According to Celeste, the state policy lets police officers know, “we (law enforcement) will support you unless you are inconsistent with the State of New Jersey Attorney General’s, or your county prosecutor’s, policy.”

One of the topics the Forum detailed was the Internal Affairs process for police departments, municipal/county and law enforcement agency leaders, as Crisologo spoke about categorization.

“The Attorney General’s Directive 2019-05 is a new Internal Affairs (IA) Policy that begins in August 2020,” he said. “Due to COVID-19, it was pushed back for implementation in April to August. It is going to make it easier for the public to file a complaint and achieve faster resolution of complaints. It requires New Jersey’s county prosecutors to exercise greater oversight of Internal Affairs functions within police departments, and it requires the hiring of law enforcement agencies to obtain Internal Affairs files of any past law enforcement employers so they can prevent ‘problem’ officers from jumping from one department to another.”

“Additionally, any complaint from any party and at any time, whether made via phone call, email, in-person or with a letter, made in any way, is to be accepted,” he added. "The idea of Internal Affairs investigations is monitoring of officers’ conduct in cases where their conduct is not up to expectations. The hope would be to bring them back into compliance so they’re able to continue to serve in law enforcement.”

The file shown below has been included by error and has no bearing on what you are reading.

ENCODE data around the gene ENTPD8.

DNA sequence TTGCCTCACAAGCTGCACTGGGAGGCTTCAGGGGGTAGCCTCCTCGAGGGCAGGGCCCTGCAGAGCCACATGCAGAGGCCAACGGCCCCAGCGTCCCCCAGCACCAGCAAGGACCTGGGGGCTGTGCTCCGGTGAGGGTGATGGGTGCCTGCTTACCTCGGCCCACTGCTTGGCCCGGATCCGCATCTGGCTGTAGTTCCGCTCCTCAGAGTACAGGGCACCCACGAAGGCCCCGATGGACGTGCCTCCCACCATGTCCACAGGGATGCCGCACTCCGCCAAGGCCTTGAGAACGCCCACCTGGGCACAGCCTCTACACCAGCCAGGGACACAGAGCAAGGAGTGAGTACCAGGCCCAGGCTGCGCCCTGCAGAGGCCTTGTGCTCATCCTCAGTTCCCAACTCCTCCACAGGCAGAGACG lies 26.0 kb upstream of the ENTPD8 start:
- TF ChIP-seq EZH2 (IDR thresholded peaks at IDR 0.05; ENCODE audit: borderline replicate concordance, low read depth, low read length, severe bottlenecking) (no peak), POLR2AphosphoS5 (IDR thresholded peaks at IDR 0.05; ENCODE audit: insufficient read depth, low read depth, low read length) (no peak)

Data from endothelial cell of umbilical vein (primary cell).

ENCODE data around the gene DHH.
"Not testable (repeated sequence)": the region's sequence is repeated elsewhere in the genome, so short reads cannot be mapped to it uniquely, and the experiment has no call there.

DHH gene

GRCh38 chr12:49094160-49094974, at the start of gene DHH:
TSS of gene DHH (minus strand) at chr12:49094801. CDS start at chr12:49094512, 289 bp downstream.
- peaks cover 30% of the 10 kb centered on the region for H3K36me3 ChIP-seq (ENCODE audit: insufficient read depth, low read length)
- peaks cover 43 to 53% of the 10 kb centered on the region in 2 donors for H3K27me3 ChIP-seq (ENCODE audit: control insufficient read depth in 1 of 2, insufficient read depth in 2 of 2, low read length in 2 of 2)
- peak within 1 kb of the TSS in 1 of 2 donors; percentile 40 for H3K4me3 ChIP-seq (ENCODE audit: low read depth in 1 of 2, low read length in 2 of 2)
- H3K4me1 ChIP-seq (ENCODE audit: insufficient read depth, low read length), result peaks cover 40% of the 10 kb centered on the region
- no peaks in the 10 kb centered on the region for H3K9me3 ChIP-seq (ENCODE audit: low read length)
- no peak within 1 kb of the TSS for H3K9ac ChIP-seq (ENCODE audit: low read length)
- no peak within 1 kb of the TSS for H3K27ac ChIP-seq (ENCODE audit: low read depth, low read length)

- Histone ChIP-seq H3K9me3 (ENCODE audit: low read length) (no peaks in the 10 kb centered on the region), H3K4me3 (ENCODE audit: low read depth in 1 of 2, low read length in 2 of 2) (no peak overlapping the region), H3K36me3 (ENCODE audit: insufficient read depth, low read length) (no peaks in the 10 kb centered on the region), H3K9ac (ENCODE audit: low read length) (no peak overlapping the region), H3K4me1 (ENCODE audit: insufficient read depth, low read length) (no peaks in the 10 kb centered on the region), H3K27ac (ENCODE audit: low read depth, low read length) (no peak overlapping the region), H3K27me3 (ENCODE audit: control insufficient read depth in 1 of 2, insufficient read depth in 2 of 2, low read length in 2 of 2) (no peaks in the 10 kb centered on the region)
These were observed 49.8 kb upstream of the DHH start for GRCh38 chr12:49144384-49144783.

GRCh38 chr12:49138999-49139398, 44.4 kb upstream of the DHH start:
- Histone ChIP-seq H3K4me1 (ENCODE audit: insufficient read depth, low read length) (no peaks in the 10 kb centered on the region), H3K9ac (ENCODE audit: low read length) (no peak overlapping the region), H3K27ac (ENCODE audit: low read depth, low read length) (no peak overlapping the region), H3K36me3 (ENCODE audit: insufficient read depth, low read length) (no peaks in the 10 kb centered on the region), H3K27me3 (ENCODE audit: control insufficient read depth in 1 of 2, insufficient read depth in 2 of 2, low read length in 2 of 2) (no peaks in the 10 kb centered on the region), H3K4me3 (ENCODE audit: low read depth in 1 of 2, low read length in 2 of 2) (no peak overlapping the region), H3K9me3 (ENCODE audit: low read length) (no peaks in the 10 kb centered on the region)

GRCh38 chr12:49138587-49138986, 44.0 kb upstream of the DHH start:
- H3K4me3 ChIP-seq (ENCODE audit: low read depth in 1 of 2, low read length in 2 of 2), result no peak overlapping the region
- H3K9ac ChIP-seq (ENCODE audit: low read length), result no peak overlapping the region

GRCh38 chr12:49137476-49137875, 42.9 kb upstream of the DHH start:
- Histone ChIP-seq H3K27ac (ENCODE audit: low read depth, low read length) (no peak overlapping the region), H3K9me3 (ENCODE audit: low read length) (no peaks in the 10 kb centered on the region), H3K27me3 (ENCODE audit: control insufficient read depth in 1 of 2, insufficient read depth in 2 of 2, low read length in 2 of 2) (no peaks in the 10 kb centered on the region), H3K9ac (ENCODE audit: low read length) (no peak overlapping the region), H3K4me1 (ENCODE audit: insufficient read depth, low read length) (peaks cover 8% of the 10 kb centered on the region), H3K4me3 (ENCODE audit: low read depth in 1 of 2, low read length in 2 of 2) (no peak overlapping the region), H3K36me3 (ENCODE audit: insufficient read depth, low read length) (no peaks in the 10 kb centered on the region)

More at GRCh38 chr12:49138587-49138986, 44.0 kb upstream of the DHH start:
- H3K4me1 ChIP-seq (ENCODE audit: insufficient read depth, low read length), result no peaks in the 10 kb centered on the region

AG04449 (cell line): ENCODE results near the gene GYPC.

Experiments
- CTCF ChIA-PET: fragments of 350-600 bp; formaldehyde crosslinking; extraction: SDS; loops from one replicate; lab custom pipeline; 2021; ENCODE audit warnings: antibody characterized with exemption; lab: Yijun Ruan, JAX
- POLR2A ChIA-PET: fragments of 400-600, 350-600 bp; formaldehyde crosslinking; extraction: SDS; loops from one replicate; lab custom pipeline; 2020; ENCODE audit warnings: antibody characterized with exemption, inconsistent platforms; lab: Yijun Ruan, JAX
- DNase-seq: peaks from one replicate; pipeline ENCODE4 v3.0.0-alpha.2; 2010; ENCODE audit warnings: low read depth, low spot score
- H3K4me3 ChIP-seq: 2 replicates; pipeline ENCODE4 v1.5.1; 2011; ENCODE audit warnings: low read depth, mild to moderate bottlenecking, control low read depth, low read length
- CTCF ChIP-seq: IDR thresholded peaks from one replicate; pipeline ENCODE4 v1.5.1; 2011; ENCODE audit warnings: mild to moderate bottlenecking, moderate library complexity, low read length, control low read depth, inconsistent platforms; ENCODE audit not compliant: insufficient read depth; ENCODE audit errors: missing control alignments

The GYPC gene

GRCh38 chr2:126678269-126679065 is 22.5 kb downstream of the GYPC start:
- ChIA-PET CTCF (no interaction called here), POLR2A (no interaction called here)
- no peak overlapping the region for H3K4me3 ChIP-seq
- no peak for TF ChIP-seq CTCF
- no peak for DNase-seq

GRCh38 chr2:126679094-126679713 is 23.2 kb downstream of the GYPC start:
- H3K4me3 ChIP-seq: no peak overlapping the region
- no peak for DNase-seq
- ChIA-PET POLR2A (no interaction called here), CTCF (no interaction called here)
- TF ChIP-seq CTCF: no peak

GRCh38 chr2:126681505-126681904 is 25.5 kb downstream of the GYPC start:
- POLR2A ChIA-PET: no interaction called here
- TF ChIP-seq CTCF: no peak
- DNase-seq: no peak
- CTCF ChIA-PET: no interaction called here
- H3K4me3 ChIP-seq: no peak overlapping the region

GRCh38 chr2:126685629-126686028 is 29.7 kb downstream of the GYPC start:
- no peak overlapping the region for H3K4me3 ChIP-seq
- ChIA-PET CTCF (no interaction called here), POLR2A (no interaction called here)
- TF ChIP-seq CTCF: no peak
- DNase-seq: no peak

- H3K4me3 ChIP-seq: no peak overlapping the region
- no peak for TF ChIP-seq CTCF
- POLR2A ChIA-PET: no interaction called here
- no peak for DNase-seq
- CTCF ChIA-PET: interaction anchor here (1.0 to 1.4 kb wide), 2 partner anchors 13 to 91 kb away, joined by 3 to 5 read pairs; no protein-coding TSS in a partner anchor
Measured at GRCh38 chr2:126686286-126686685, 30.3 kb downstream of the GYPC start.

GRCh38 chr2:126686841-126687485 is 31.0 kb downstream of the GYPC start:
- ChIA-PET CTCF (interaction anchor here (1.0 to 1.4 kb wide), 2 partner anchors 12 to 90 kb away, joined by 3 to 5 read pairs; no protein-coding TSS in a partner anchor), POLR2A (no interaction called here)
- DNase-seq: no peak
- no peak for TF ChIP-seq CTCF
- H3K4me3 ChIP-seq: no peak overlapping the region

Every complaint received will have many levels of checks and balances and reviews to go through before proper determinations are made. The categories for IA investigations will fall into Criminal, Administrative Misconduct and Performance-based investigations.

Criminal cases will always be taken over by the county prosecutor’s office so they are vetted for criminal violations before going back to IA in police departments. Cases classified as administrative misconduct could also be taken by a county prosecutor’s office, though they may be given back to a local department.

Performance-based investigations are handled by departments, but Crisologo said there is continued oversight by a prosecutor’s office.

“The overwhelming majority of police officers I have come into contact with in my 35 years of experience are good, hardworking well-intentioned officers who are just looking to keep their communities safe and be upstanding officers,” Crisologo noted.